Brisbane, Australia will host the Southern Hemisphere’s first year-round Freestyle Skiing training facility,according to the Australian Olympic Committee.The centre will host elite aerial and mogul skiers, athletes of all ages and abilities seeking to develop in these disciplines, and overseas sports tourists.
It will be an extension of the current Sleeman Sports Centre facility, which boasts an Olympic-sized pool, accommodation, gymnastic centre, fitness centre and athlete rehabilitation as well as the Anna Meares velodrome and BMX track, making it a hub for talent development and performance for current and future Olympians.
The $6.5 million International Freestyle Skiing Training Facility is a collaboration between the Olympic Winter Institute of Australia (OWIA) the Federal Government through Sport Australia, the Queensland Government and the Australian Olympic Committee (AOC).
The Queensland Government will provide the location with total funding for the facility from the Federal Government and AOC.
Queensland has a unique Winter Olympic heritage, with Brisbane’s Steven Bradbury famously claiming Australia’s first ever Winter Games gold at Salt Lake City in 2002. With aerial and mogul skiers providing eight of Australia’s 15 medals in Winter Olympics, including three gold, this facility will see Queensland as the development hub for future Olympic champions.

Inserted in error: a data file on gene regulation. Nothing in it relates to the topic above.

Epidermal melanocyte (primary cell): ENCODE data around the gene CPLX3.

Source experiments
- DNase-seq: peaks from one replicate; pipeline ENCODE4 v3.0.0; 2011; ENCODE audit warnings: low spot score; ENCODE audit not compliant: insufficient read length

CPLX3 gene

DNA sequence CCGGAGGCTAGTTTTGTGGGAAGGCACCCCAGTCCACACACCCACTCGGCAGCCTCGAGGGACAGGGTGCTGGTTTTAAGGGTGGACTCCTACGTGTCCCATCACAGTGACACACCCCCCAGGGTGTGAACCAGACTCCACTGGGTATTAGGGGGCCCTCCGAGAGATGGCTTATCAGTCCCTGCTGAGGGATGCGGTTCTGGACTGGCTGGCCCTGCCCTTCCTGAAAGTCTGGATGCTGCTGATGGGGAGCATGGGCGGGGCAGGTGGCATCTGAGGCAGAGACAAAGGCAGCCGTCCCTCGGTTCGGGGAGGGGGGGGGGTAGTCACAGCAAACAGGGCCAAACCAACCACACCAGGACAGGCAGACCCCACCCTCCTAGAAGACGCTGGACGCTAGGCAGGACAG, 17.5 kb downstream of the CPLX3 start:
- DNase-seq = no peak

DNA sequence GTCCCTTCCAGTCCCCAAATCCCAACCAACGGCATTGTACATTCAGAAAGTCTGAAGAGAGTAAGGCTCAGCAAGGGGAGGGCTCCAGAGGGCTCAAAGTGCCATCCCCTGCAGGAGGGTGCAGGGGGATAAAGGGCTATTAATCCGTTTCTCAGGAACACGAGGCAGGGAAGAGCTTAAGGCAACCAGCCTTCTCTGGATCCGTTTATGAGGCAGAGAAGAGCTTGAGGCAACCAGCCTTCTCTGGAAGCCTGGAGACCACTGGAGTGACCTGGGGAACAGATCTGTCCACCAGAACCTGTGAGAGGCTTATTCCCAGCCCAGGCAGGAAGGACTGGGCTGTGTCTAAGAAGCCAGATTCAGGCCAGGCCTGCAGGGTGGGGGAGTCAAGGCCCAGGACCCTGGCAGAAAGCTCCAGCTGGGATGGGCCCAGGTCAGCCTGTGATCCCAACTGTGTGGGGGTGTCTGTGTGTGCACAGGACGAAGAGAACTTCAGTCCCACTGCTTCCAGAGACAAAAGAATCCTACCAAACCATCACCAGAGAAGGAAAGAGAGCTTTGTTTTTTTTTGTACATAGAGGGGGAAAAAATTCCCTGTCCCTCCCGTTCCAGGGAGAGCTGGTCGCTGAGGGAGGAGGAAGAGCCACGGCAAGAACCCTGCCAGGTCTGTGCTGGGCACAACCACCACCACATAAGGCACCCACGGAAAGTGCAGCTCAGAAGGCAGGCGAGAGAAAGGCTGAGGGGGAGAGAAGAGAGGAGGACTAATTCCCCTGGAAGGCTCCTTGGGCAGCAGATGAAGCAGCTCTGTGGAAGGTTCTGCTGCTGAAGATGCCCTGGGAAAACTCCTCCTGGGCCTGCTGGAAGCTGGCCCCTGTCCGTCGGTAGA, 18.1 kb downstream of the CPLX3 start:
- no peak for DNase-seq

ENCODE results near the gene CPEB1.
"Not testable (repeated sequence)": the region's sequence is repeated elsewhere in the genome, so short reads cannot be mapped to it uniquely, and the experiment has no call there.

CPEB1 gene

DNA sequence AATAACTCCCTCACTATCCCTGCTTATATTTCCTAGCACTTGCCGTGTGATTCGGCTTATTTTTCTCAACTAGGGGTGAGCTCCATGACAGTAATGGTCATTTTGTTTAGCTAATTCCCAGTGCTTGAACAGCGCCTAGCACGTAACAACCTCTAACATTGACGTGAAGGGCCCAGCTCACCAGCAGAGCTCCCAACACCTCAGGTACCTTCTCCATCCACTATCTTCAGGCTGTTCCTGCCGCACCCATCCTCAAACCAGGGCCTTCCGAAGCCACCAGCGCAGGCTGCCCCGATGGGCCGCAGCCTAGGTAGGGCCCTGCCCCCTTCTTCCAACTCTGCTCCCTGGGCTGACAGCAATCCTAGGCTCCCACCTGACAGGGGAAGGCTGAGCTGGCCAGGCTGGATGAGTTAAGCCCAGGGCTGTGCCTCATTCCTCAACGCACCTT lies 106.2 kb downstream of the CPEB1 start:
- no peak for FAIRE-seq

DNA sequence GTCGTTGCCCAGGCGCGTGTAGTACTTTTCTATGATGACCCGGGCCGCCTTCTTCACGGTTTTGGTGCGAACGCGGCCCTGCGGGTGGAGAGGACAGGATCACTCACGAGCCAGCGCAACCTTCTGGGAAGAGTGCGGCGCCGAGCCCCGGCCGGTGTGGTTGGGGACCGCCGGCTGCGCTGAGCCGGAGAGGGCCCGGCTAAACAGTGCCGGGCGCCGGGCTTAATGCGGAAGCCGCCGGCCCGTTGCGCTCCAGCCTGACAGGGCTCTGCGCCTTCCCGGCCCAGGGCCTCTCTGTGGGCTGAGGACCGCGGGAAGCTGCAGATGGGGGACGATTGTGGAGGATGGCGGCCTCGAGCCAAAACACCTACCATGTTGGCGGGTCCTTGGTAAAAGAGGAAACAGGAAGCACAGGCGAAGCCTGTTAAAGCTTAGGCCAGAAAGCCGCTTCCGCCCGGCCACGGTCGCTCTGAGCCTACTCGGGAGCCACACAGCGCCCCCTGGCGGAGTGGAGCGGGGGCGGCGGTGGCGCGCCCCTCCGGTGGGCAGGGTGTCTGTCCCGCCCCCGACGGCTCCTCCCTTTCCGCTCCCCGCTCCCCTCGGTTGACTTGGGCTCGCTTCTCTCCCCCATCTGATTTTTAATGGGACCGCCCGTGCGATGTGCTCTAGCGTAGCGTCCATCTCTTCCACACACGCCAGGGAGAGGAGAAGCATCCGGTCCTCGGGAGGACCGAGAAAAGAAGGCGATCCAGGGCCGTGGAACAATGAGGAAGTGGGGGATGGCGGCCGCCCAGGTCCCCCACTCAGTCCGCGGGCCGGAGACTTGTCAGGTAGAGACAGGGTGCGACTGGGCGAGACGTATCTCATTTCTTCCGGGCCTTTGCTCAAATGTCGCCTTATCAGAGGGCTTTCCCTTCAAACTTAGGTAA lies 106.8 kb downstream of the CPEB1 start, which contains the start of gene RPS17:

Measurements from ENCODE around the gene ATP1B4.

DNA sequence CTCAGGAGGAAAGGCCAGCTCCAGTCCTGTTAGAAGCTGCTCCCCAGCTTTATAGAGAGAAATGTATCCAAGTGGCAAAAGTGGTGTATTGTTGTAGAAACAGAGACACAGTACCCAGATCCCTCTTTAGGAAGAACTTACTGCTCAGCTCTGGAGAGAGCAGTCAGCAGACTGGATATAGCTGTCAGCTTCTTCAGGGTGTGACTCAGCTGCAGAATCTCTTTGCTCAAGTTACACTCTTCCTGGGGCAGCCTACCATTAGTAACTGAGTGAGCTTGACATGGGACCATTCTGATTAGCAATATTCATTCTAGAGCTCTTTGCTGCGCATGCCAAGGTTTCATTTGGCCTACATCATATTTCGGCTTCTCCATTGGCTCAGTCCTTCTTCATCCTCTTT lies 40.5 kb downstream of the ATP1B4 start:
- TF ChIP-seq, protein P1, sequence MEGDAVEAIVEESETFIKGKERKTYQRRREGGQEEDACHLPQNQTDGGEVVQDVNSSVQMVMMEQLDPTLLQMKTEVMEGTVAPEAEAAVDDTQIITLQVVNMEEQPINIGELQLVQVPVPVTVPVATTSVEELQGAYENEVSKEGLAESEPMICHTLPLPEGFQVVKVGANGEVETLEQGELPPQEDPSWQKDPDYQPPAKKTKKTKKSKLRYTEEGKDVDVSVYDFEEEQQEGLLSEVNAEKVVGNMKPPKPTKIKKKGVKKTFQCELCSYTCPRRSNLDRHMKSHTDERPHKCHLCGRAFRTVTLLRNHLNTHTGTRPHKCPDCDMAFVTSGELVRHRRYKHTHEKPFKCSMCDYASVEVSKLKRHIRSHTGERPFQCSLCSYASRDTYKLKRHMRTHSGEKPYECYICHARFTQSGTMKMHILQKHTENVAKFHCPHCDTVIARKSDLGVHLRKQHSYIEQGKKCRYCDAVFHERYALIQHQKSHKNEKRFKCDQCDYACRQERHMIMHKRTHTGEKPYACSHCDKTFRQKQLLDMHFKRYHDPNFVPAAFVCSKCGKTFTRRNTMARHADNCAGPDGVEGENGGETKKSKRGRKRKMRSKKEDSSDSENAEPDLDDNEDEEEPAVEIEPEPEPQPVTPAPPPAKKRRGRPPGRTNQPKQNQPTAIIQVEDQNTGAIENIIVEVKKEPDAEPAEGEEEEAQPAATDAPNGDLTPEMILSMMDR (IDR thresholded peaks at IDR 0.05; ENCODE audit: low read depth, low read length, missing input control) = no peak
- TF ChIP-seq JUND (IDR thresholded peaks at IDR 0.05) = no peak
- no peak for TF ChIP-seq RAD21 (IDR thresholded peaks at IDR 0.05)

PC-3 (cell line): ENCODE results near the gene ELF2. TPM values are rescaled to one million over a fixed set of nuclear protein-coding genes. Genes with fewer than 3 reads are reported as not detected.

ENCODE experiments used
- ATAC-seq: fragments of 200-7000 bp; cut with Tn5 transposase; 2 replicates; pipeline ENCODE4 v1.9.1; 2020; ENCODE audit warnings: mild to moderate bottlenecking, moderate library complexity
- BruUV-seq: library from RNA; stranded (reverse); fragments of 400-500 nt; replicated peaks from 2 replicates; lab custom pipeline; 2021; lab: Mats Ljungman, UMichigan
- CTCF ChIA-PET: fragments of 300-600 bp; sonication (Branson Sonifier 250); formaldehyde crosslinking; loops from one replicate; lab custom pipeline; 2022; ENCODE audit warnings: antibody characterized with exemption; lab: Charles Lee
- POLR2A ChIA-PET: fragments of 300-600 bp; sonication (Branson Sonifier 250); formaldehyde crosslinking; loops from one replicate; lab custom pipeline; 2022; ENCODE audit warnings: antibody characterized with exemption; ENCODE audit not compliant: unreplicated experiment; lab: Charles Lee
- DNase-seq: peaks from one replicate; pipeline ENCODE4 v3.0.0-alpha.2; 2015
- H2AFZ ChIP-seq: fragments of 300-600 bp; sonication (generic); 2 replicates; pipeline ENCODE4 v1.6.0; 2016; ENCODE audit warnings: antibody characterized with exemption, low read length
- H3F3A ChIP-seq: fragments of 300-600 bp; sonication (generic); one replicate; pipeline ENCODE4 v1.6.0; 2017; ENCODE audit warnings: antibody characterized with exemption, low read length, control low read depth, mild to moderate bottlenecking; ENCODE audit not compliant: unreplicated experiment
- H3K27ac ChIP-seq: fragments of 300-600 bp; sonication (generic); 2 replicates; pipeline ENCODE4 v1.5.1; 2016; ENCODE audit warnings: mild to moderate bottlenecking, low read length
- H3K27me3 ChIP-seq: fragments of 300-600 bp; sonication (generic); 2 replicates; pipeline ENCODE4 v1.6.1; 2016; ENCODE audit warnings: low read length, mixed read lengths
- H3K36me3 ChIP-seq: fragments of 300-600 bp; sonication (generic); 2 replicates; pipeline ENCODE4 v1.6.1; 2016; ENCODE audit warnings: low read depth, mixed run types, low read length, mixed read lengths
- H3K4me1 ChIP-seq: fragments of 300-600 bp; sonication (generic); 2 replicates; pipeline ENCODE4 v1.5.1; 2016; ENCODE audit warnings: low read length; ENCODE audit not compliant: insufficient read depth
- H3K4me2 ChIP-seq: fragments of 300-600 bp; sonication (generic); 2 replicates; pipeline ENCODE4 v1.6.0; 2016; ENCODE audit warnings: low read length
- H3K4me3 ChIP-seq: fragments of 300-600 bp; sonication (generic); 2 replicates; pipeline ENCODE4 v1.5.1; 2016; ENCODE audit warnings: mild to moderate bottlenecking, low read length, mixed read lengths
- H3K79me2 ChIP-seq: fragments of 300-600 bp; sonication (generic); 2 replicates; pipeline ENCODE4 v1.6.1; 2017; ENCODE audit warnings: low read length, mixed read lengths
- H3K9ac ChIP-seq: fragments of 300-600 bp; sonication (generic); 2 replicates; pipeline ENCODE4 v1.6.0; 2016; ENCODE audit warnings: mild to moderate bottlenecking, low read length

Federal Sports Minister Senator Bridget McKenzie says the Government’s $4.5 million contribution creates the opportunity for Australia to produce the next generation of Olympic champions to join the likes of Alisa Camplin, Dale Beg-Smith and Lydia Lassila.
“This facility will be a game-changer for Australian winter sport,” Minister McKenzie said. “Our Australian winter athletes have been so successful in freestyle skiing despite their training disadvantages, and they have inspired the next generation of participants in skiing – and hopefully producing more Olympic heroes.
Five-time Olympian and aerials gold medallist Lydia Lassila was excited at the benefits the ramp, which will see athletes reach speeds of up to 70km/h and launch 17 metres in the air. “This ramp will be incredible for winter sport in Australia,” the former FIS Athletes’ Commission member said. “It means having more people participating in the sport, funding going to athlete development rather than travel costs and allowing athletes to spend more time in the country rather than 10 months a year overseas.“
Work on the facility is expected to begin mid-2019, with practical completion due early 2020.